sm******@gmail.com

Jul 20 '05 #2
Stephen McMahon (sl*******@gmail.com) writes:
I am currently working on a mission critical web based application
that is accessed 24 hours a day by users from just about every time
zone. We use MS SQL Server as our database and we have lots of
problems with time-outs. We used to have lots of problems with locks
until my management decided that we would use the WITH (NOLOCK) hint
on EVERY select statement and WITH (ROWLOCK) on EVERY update
statement. I have argued since the beginning that the NOLOCK hint
should be the exception and not the rule. Meanwhile we continue to
have problems related to time-outs.

Problem:
I'm the one that they call when there are time-out errors.

I am a programmer first and a DBA when I have to be. I'd really like
to hear from some of you who are the opposite. I realize that there
are many factors that contribute to slow response from a database
server (indexes, RAM, disk speed, etc.), but what I really need to
hear from an expert is whether or not using NOLOCK on **EVERY** query
in a 30GB database that has 344 tables is a bad idea.


Always using NOLOCK does certainly come with some risks. But what the
risks are depends on how the system is coded. And what purpose the
system has.

But say that you system maintain accounts, and there is a process that
performs some reallocation of assets, and it happens that new assets
are inserted before old are deleted. All this happens in one transaction.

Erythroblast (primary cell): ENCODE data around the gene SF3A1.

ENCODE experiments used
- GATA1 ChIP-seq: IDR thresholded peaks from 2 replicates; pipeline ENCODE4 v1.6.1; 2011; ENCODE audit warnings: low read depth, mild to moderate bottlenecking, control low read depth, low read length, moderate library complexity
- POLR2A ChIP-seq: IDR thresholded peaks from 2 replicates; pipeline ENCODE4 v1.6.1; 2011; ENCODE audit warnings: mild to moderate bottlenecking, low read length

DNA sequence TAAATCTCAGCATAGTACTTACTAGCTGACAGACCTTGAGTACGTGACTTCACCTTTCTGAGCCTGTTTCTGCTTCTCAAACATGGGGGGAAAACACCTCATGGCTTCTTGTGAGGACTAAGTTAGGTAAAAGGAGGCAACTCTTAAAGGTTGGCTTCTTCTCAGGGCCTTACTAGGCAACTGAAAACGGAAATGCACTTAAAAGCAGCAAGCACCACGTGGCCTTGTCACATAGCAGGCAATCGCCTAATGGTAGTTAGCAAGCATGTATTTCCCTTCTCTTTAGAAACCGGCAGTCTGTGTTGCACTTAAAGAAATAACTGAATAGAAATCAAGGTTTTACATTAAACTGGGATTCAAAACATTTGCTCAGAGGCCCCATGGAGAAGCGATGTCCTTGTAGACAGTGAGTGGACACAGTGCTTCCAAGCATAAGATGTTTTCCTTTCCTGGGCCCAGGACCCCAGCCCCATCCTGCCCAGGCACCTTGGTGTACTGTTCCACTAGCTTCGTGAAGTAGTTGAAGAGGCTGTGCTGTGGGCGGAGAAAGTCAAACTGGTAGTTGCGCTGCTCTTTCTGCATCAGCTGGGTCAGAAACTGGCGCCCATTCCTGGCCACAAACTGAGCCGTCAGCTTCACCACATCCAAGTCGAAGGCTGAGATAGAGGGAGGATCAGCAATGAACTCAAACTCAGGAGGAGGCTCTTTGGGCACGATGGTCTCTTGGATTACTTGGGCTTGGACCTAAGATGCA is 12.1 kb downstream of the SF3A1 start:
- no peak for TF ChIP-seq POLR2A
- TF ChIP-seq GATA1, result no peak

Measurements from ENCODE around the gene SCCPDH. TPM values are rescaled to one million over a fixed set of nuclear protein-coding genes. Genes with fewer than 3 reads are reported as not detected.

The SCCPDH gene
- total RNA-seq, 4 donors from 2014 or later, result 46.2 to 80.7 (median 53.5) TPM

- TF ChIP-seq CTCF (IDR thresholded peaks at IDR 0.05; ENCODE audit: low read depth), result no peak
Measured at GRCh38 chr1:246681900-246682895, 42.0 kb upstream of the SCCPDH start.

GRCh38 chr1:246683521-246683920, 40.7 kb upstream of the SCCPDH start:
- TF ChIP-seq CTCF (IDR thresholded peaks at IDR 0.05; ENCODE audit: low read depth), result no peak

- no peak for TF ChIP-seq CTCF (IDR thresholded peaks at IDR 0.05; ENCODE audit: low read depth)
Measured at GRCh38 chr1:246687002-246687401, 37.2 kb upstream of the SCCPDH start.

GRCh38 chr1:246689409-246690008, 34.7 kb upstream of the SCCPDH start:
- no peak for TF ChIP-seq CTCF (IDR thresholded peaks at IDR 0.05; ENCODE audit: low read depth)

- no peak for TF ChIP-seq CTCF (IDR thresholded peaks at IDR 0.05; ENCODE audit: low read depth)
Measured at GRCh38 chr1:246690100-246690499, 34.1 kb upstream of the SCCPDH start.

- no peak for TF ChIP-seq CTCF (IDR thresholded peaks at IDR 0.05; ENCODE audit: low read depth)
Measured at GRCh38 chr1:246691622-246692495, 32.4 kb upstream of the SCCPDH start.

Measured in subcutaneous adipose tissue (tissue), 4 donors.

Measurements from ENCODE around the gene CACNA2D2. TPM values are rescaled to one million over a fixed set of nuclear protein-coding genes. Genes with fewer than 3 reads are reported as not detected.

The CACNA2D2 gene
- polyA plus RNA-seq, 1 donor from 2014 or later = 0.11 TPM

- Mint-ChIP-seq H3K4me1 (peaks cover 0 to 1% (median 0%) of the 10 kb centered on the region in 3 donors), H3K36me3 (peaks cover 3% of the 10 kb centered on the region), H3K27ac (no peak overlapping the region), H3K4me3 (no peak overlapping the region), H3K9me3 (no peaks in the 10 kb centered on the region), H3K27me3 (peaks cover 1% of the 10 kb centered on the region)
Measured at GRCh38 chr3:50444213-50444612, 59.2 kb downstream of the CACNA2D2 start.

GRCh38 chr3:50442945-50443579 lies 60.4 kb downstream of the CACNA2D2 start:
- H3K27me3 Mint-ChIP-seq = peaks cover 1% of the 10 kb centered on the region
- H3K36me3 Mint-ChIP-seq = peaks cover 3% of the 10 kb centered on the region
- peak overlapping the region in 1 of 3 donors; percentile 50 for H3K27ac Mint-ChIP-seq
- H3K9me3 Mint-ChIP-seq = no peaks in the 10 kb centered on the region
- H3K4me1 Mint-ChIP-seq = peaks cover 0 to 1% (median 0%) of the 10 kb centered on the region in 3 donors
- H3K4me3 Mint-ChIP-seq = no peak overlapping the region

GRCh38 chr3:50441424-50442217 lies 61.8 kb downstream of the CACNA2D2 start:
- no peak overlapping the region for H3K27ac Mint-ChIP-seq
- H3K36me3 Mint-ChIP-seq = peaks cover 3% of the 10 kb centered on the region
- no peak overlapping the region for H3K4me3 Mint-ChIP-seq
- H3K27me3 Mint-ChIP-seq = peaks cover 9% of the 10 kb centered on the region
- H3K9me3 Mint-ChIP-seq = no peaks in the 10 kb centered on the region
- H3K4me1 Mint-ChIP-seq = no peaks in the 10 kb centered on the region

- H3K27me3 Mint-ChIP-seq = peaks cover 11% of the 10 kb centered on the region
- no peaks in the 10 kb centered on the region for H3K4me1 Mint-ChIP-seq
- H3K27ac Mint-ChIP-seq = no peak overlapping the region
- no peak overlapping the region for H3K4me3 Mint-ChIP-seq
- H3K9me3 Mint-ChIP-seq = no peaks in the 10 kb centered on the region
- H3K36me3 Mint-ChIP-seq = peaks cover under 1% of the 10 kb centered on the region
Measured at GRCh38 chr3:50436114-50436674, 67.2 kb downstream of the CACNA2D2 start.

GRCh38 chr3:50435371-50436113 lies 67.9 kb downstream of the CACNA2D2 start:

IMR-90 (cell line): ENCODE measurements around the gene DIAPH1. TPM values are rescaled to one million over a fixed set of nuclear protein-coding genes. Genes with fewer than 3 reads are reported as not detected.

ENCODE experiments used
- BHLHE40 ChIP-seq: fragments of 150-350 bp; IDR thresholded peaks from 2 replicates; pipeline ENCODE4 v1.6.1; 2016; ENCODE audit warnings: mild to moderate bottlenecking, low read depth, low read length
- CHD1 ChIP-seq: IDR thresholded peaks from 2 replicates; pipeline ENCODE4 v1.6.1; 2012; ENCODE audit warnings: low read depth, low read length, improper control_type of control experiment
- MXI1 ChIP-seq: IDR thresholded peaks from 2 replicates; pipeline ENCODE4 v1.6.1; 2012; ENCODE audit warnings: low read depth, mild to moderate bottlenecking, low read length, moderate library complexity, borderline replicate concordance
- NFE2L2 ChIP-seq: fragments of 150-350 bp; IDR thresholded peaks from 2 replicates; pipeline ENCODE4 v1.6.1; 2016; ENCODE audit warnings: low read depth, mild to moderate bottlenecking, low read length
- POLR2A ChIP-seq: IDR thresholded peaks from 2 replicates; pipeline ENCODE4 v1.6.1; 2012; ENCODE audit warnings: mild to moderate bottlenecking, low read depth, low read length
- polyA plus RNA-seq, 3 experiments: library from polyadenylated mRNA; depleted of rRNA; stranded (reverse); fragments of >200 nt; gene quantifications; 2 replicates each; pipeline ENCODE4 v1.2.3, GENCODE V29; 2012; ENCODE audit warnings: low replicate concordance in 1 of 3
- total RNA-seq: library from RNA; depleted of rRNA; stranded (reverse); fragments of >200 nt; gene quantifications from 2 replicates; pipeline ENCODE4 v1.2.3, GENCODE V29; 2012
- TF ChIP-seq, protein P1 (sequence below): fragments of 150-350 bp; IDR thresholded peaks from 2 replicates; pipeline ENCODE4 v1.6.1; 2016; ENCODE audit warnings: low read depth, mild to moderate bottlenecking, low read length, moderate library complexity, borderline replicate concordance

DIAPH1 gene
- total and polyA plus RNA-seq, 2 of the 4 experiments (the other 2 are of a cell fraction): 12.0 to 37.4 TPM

Now we have a stored procedure that is to present the total value of
that account, which is called, because the account owner logs through
the web to look at his account. The procedure runs with NOLOCK, and the
account owner now finds that his assets has doubled. (And it is really
better if old are deleted first. The account owner now finds that he
has nothing!)

For a system which is more OLAP than OLTP, it may be more permissible to
use NOLOCK, since the users may be looking at overall trends and not
individual data points.

Then there are other ugly things that can happen with NOLOCK if you
come in the middle of a page split, or a page being moved because
a colunm in the clustered index has been updated. That can lead to
the NOLOCK query failing with a seemingly serious error.

To take this path requires very thorough knowledge of the ramifications.
What yuo really should do is trace slow queries, improve indexing etc.
If you have bad query plans, you still have bad query plans with NOLOCK.

--
Erland Sommarskog, SQL Server MVP, es****@sommarskog.se

Books Online for SQL Server SP3 at
http://www.microsoft.com/sql/techinf...2000/books.asp
Jul 20 '05 #3

This discussion thread is closed

Replies have been disabled for this discussion.

Similar topics

1 post views Thread by AKS | last post: by
6 posts views Thread by Mark P | last post: by
6 posts views Thread by laurenq uantrell | last post: by
2 posts views Thread by Roger Gordon | last post: by
3 posts views Thread by Rycho | last post: by
reply views Thread by gheharukoh7 | last post: by
By using this site, you agree to our Privacy Policy and Terms of Use.